Other chefs making the list include Catch’s Keith Rhodes and Michael Seafood’s Brandon Stark.
It’s all about the farm to the plate at Henry’s casual American restaurant, located at 2508 Independence Boulevard. Chef Kathryn Irwin and her kitchen staff not only emphasize NC-grown ingredients in their daily Crate-to-Plate specials, they use them to maximize flavor in their salads. In fact, Henry’s is taking their first win for Best Salads in the Port City for 2015.
“[We have a] commitment to fresh, local produce that has made Henry’s a stand out restaurant for salads,” Mindy Stroupe, brand manager, says.
And their salad menu is quite extensive and priced reasonably, from only $7.29 to $11.99. Diners can choose from a classic spinach salad, dressed with bacon, eggs, potatoes, mushrooms, tomatoes, and Kalamata olives, or a turkey Cobb, sliced steak over romaine, grilled seafood variety, plus barbecue chicken or ahi tuna. A taste of hearty freshness can be enjoyed in every bite of their harvest salad with blackened shrimp, served with mesclun greens with Danube blue cheese, candied pecans, red onions, seasonal fruit, and roasted red peppers.
Having opened in 1999, Henry’s focus always has been on serving top-notch food and offering superior quality, including careful attention to service. Currently, their staff goes above and beyond to ensure customers return. And if they can’t, sometimes the staff goes to them.
“Our bartender, Nancy, has even delivered food to guests that are sick and can’t leave their home,” Stroupe says. “That kind of service makes Henry’s a restaurant truly dedicated to its local community and clientele.”
Henry’s will be making changes in 2015 that will serve the community in its latest trend: craft beer. “We’re offering a rotating tap of North Carolina craft brews that have appealed to many of our guests,” Stroupe says. Plus, they’ll be undergoing renovations and launching a brand new seasonal menu this summer.
“Knowing that our locals support what we’re doing is an amazing compliment,” Stroupe notes. “In this industry we aim to please and being recognized for our efforts, especially our efforts to serve local produce from NC farmers, makes multiple trips to the farmer’s market worthwhile. Wilmington is the best city in North Carolina. We love serving our locals day in and day out.”
Other salads tossed onto our category include those served from Brasserie du Soleil and Rucker John’s.
We have a debut category in 2015 which, quite frankly, we can’t believe it took so long to include in the Best Of game. Best Brunch hits the poll with Boca Bay basking in its glory as reader’s favorite Happy Mimosa Day! And they serve a mean mimosa, too.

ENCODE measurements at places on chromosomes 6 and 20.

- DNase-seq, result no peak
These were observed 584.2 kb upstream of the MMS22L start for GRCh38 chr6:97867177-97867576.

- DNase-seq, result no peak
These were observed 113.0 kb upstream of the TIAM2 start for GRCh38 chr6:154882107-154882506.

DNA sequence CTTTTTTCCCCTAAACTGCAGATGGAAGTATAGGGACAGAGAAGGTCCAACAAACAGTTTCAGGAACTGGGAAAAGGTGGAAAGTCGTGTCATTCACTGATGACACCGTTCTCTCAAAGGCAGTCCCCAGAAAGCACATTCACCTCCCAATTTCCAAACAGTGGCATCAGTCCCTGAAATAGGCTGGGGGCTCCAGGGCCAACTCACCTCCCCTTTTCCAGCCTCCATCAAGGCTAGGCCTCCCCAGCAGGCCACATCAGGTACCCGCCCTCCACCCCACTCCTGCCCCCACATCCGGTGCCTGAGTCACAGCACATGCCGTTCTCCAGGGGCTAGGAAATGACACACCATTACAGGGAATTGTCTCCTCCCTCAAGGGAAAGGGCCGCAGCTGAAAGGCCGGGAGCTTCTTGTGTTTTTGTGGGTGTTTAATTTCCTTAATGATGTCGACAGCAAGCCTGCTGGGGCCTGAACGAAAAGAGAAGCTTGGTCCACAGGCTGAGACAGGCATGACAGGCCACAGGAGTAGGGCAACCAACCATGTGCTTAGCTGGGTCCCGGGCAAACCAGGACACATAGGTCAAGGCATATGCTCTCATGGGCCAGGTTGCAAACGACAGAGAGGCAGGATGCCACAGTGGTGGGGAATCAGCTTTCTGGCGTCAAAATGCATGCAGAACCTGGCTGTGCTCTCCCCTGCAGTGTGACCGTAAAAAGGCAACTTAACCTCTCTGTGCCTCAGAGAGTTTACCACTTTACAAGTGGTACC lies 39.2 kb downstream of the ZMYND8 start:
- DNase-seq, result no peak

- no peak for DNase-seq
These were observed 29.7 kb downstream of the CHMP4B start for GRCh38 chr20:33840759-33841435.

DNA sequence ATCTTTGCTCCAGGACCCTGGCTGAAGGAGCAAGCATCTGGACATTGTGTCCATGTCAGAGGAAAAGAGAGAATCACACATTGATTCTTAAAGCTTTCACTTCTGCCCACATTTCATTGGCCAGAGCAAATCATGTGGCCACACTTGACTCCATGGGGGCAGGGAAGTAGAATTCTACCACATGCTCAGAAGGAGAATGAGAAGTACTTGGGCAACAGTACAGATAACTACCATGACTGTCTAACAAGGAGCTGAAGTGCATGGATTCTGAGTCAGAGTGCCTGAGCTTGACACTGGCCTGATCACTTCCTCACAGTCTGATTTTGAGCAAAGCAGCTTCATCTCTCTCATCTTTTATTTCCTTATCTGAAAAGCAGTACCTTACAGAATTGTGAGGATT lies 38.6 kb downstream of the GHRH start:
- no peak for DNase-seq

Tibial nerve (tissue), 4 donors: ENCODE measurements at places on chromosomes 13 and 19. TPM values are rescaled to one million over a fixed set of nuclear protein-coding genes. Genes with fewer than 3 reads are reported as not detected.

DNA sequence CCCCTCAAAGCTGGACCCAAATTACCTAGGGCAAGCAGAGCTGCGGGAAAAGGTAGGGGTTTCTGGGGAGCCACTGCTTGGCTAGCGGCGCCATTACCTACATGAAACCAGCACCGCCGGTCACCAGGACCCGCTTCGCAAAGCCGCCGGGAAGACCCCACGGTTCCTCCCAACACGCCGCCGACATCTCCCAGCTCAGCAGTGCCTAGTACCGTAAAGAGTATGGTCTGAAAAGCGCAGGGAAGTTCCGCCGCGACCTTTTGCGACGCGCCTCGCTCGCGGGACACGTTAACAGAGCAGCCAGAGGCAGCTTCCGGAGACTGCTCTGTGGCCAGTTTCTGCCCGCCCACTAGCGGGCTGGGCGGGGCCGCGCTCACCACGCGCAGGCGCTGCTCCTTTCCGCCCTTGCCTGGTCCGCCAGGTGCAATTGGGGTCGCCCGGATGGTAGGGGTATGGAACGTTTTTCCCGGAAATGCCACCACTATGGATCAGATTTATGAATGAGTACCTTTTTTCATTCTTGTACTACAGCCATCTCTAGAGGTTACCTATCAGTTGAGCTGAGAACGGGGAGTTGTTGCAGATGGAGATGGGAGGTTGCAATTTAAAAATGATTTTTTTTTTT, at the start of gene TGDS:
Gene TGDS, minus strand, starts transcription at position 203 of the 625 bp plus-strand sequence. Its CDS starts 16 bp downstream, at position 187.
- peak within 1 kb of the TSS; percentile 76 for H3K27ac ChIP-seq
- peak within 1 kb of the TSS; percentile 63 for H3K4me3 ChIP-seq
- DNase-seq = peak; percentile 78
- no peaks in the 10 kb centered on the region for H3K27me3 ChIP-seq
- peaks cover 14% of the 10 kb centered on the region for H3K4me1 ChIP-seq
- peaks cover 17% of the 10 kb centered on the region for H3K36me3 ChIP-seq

Serving an all-you-can-eat buffet from 9 a.m. to 2 p.m. on Sundays, Boca Bay fancies up the tradition of eggs and bacon with white tablecloths and fine china. At less than $20 a person, they have a make-your-own-omelet station, where diners can concoct eggs, sausage and cheddar or veggies and Swiss. Boca Bay offers bagels and cream cheese and lox, as well as eggs Benedict, Belgian waffles, hashbrowns, blintzes, and so much more. The spread suits all palates in Wilmington, young and old.
And if brunch isn’t your bag, their dinner menu will delight any day of the week. From starters like tuna tartare and ceviche to crab dip and oysters Rockefeller, to a slew of sushi (which is half-price on Tuesdays)and raw bar items, their seafood offerings will sate any pescetarian. Plus, they do a prix-fixe every Sunday through Thursday evening for only $24.95, which includes a starter, entree and dessert.
They cater to parties with a hefty banquet menu, starting at $21.95 a person. And their nightly bar menu from 5 p.m. to 7 p.m. runs $5 selections with oyster shooters at $2. Located at 2025 Eastwood Road, Boca Bay offers outdoor seating, in a serene patio environment, and indoor dining, as well as a full bar (Wednesdays are half-price wine bottles).
Other brunches scrambling onto the reader’s poll are Rx Restaurant and Bar and The Basics.
DELI and ITALIAN
We couldn’t be happier to welcome a double win in 2015 for a Wilmington staple that’s been serving hungry diners since 1994. A Taste of Italy dominates the poll with their tasty fare, from piled-high rolls and wedges, stuffed with a pound of Boar’s Head meats or homemade chicken and tuna salad, to the best eggplant parmesan in Wilmington.
Tommy and Chris Guarino moved from New York to bring the authentic northerner deli experience to southeastern NC, using all original family recipes, passed down by their mother through numerous generations. Their authentic taste is stamped on every sandwich, pasta dish, salad and side items, and cookies and pastries. They’re open weekdays from 8 a.m. to 8 p.m., for breakfast, lunch and dinner, with weekend hours at 8:30 a.m. to 7 p.m. on Saturdays and 11 a.m. to 6 p.m. on Sundays.
Lines are found here especially during lunch, yet the efficiency of the staff keeps everyone moving through quickly and happily. Aside from daily specials, including pasta dishes like baked ziti or spaghetti and meatballs, the sandwiches are a mishmash of deliciousness—whether ordering fresh from the grill (go for their Philly cheese steak) or from the saute (pasta aglio olio will not disappoint with mushrooms, black olives and pepperoni).